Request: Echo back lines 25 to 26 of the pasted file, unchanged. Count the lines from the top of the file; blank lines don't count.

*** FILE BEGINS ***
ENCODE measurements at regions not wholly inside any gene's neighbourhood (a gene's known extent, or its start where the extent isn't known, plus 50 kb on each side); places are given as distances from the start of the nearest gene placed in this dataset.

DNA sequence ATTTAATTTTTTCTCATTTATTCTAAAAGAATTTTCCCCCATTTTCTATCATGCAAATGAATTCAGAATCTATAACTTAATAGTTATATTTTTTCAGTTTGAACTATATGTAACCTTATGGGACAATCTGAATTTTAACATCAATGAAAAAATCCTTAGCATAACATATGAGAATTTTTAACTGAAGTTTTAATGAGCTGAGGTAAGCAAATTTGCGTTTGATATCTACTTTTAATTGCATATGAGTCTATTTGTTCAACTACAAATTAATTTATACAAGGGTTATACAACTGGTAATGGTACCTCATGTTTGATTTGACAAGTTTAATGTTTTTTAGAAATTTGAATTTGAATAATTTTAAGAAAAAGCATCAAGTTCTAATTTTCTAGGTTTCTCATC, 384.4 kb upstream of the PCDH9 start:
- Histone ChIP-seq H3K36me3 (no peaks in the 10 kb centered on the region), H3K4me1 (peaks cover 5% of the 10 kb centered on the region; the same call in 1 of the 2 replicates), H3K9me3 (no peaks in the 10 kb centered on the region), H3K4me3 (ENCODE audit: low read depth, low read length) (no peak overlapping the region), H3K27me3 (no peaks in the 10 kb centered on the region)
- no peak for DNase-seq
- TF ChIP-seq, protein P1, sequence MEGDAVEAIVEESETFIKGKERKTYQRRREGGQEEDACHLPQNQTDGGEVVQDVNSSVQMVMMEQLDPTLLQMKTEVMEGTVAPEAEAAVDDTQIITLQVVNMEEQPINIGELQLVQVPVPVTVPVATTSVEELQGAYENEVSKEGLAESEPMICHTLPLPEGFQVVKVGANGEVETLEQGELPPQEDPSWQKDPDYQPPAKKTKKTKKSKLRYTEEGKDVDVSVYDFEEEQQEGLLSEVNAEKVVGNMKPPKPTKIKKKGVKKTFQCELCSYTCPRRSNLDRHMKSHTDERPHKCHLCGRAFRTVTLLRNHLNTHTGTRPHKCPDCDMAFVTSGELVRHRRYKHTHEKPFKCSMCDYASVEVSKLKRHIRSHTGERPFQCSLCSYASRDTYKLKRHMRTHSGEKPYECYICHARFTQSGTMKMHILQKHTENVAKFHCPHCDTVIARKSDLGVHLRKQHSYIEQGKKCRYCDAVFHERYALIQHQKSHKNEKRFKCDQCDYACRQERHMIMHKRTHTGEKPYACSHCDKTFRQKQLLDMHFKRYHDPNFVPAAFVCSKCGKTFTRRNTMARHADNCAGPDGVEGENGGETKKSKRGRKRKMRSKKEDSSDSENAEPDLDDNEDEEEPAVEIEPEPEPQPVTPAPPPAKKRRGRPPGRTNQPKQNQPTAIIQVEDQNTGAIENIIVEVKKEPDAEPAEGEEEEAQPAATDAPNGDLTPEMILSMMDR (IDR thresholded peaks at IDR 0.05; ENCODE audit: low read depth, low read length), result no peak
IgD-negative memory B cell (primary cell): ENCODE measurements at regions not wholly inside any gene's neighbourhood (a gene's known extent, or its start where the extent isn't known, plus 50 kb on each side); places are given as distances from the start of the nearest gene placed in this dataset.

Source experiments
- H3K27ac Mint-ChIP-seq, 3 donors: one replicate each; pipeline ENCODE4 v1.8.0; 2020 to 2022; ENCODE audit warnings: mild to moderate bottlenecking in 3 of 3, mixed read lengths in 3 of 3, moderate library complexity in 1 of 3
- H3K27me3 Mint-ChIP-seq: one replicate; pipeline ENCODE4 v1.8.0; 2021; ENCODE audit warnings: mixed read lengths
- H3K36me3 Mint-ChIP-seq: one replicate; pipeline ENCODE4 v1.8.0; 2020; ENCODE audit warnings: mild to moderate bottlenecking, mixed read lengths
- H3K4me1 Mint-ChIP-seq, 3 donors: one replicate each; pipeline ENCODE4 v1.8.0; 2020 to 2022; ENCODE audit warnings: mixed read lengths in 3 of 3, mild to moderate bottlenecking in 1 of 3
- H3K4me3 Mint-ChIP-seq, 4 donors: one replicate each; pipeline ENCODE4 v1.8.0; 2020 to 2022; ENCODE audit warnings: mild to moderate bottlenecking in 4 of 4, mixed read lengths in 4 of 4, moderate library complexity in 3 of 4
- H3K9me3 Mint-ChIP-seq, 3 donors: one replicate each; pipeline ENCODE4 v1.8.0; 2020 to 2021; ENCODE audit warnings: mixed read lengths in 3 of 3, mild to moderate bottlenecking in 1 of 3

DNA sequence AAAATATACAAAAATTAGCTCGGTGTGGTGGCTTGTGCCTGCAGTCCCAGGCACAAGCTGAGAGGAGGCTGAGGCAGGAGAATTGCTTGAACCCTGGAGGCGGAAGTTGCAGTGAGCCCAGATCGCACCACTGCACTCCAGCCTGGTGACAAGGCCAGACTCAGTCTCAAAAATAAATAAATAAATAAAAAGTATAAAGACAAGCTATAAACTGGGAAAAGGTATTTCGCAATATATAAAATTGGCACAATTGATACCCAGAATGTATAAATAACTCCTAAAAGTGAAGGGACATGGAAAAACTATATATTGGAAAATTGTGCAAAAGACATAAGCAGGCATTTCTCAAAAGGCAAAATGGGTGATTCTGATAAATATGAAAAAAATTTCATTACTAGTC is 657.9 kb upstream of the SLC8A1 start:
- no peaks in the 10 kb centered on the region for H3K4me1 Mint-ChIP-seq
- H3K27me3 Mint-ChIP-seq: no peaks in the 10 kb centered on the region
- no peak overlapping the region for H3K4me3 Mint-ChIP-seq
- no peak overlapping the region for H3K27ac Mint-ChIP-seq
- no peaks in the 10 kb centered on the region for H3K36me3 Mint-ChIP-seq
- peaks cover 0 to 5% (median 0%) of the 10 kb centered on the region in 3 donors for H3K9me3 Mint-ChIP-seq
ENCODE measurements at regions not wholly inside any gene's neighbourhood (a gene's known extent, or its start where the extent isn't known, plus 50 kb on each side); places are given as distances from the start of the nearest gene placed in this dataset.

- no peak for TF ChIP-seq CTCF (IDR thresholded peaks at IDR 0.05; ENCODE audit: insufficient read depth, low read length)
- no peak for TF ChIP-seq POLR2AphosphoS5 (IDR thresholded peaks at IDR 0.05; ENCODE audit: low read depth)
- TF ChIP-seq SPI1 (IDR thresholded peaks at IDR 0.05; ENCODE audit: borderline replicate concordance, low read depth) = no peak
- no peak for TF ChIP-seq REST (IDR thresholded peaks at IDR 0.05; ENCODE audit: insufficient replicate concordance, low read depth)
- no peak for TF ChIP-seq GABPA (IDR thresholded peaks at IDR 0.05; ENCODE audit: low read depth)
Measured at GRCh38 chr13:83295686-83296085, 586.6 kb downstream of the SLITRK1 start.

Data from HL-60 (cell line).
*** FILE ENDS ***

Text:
- no peak for TF ChIP-seq REST (IDR thresholded peaks at IDR 0.05; ENCODE audit: insufficient replicate concordance, low read depth)
- no peak for TF ChIP-seq GABPA (IDR thresholded peaks at IDR 0.05; ENCODE audit: low read depth)